Education denied: What should reparations look like?

Education denied: What should reparations look like?

 
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Daarel Burnette II of Education Week delves into the history of Black communities demanding education and school boards conspiring to deprive them of opportunities and resources. We zoom in on Virginia’s reparations to Black citizens, now in their 60’s, who were excluded from schools when Prince Edward County shut its schools to avoid integration. Mr. Burnette, a “military brat,” theorizes about why children of Black military families do so much better academically than their civilian peers.

Overview

00:00-00:50 Intros

00:50-02:06 Prince Edward County and its significance

02:06-03:31 Virginia’s reparations fund

03:31-07:09 Reactions of reparations recipients

07:09-09:44 Lessons from other state reparations programs

09:44-13:28 Essential elements of a reparations program

13:28-17:24 Overtaxing and underfunding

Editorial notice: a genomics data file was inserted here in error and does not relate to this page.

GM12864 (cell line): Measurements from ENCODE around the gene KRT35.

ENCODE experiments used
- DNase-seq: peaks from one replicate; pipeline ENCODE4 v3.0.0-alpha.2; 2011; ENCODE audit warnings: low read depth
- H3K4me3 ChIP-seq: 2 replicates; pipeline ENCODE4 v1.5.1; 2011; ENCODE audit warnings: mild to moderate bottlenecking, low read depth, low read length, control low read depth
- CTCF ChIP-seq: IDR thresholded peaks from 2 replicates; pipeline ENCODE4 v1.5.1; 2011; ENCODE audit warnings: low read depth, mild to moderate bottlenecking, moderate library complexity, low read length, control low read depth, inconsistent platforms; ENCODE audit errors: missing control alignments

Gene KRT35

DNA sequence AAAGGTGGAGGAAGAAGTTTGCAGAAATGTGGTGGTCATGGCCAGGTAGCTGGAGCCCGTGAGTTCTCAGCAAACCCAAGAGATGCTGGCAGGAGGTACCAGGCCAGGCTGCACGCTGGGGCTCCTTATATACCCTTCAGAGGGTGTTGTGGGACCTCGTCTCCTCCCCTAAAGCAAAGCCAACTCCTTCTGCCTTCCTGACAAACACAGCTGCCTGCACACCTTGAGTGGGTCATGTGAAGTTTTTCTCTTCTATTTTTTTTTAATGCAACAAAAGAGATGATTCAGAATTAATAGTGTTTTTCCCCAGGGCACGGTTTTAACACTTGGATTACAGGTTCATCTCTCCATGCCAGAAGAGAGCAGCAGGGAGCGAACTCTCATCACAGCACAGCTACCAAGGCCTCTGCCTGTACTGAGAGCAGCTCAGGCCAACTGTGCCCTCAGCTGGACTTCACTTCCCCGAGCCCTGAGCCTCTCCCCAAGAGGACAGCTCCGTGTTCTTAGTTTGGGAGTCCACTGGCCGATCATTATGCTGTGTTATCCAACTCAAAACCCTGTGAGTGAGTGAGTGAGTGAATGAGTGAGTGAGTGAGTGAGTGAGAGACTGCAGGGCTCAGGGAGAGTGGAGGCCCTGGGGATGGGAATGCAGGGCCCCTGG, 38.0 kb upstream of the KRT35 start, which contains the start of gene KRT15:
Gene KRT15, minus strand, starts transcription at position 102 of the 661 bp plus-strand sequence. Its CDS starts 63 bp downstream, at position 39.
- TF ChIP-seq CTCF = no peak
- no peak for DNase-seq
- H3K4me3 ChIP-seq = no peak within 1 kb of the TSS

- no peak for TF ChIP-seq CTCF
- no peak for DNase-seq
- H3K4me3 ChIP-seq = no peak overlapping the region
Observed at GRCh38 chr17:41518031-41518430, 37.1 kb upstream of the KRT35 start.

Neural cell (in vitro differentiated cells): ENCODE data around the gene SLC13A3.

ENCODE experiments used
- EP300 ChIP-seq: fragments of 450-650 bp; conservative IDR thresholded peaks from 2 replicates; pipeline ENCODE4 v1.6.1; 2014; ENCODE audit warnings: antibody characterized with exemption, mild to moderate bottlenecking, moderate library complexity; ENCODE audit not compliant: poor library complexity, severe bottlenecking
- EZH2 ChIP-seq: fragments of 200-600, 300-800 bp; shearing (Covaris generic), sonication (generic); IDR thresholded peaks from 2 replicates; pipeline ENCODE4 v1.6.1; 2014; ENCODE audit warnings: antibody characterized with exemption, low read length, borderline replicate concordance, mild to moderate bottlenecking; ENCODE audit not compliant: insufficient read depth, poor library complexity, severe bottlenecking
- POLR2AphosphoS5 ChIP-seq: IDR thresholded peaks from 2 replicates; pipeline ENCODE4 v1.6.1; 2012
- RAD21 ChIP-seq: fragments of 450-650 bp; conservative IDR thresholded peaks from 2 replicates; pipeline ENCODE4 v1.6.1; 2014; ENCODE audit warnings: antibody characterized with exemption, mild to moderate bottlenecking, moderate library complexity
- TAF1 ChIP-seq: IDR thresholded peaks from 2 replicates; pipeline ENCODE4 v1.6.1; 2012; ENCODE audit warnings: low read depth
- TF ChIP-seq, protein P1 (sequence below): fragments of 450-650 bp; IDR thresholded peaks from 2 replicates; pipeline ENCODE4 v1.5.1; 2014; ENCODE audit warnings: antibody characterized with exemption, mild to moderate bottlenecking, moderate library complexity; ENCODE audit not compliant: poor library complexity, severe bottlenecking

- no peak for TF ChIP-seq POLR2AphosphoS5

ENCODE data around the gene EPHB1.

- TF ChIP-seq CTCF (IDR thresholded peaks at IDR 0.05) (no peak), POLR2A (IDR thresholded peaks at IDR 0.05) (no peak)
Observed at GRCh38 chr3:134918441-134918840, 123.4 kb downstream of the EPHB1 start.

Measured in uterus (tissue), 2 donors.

17:24-19:28 Black Lives Matter movement and educational equity

19:28-22:00 Teachers’ beliefs about genetics and achievement

22:00-24:08 Coleman report and assumptions about Black families

24:08-26:05 History of Black demands for public education; Freedmen’s schools; Rosenwald schools; attacks on Black schools by KKK and White Citizens Councils

26:05-29:00 Students from Black military families outperform civilian students; achievement gap almost eliminated in Department of Defense schools

29:00-35:25 Military base interventions to improve schools serving military families

35:25-38:48 Integration blinds us to what happens afterward; not the end of the story 

38:48-44:30 Freedmen’s schools and Rosenwald schools

44:30-46:31 Why knowledge of history is so essential

46:31-48:00 Outro

Transcript

Click here to see the full transcription of this episode. 

References

Book The Color of Law by Richard Rothstein

Credits

Photo by the National Trust for Historic Preservation

Soundtrack by Podington Bear